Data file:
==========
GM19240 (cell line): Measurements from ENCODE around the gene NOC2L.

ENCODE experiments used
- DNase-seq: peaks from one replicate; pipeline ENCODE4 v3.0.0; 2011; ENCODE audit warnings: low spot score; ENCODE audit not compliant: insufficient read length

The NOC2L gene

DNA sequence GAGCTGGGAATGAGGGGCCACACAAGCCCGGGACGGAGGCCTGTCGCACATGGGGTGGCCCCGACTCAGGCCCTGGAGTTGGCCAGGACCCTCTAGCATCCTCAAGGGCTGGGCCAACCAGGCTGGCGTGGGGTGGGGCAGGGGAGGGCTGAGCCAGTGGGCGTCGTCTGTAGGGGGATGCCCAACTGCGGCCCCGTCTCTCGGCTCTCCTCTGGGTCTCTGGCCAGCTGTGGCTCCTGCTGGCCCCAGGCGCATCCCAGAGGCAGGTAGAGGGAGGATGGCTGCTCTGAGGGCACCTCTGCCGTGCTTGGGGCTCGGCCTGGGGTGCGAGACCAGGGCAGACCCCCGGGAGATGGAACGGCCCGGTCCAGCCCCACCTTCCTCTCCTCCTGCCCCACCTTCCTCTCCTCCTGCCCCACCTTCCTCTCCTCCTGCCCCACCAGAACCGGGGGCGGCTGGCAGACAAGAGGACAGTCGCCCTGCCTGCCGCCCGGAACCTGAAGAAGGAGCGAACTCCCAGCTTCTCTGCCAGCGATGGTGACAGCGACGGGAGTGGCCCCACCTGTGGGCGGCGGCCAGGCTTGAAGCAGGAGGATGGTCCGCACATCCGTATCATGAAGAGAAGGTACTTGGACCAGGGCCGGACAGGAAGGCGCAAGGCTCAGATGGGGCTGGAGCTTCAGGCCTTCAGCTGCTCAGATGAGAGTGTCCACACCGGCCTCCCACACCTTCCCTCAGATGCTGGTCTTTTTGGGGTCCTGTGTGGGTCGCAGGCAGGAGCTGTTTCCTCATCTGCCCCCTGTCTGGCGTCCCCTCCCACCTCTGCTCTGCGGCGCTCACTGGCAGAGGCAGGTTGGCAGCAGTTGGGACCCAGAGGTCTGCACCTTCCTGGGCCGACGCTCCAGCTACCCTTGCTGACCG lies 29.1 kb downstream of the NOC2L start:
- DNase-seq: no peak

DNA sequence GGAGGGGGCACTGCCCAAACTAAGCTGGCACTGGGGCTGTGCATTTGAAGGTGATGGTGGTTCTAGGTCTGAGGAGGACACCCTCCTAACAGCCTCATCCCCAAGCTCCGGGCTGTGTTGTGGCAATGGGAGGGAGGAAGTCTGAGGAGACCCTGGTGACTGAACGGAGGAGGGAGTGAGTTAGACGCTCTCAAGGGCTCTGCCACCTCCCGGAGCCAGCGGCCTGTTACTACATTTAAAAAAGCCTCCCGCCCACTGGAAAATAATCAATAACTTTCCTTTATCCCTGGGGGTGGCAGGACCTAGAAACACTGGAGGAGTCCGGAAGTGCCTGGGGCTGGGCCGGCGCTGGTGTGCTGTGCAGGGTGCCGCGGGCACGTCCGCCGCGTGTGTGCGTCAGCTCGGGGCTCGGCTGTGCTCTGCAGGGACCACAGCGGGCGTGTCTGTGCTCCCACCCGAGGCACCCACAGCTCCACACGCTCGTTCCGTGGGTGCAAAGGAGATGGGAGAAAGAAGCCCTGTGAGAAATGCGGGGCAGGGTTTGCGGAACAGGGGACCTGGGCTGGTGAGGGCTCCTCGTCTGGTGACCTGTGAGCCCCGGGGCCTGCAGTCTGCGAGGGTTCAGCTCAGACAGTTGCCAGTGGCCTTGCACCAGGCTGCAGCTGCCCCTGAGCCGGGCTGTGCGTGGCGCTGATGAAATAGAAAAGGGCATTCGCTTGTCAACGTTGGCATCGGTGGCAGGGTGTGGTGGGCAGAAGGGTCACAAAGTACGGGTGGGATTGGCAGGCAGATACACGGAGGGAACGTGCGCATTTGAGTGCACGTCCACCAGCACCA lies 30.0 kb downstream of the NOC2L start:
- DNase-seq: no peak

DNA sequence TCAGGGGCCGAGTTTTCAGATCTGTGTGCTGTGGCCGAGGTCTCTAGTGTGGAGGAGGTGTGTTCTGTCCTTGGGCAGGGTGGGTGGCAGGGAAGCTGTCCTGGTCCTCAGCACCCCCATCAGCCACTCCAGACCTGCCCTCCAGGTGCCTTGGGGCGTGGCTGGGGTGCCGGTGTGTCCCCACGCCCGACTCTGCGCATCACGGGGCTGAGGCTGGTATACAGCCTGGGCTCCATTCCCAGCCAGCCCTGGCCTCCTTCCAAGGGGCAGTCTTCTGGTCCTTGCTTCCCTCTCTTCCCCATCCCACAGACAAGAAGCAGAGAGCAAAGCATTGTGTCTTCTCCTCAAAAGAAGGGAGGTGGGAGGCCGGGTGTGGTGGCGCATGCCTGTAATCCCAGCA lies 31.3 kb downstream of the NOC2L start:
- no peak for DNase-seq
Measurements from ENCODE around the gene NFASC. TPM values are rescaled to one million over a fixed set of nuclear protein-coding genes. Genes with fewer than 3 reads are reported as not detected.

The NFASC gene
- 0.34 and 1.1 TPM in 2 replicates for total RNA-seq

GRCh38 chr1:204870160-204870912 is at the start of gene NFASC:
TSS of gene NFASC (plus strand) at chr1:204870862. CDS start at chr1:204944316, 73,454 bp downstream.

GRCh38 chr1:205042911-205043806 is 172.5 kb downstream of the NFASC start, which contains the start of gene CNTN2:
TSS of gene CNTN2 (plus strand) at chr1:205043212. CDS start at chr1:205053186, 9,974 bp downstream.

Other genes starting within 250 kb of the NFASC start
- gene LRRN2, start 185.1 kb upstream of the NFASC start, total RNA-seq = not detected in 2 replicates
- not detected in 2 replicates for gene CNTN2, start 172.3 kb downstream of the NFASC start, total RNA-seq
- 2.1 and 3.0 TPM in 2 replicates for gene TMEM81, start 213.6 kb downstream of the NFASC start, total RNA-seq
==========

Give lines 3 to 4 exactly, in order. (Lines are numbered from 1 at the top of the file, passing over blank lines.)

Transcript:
- DNase-seq: peaks from one replicate; pipeline ENCODE4 v3.0.0; 2011; ENCODE audit warnings: low spot score; ENCODE audit not compliant: insufficient read length

The NOC2L gene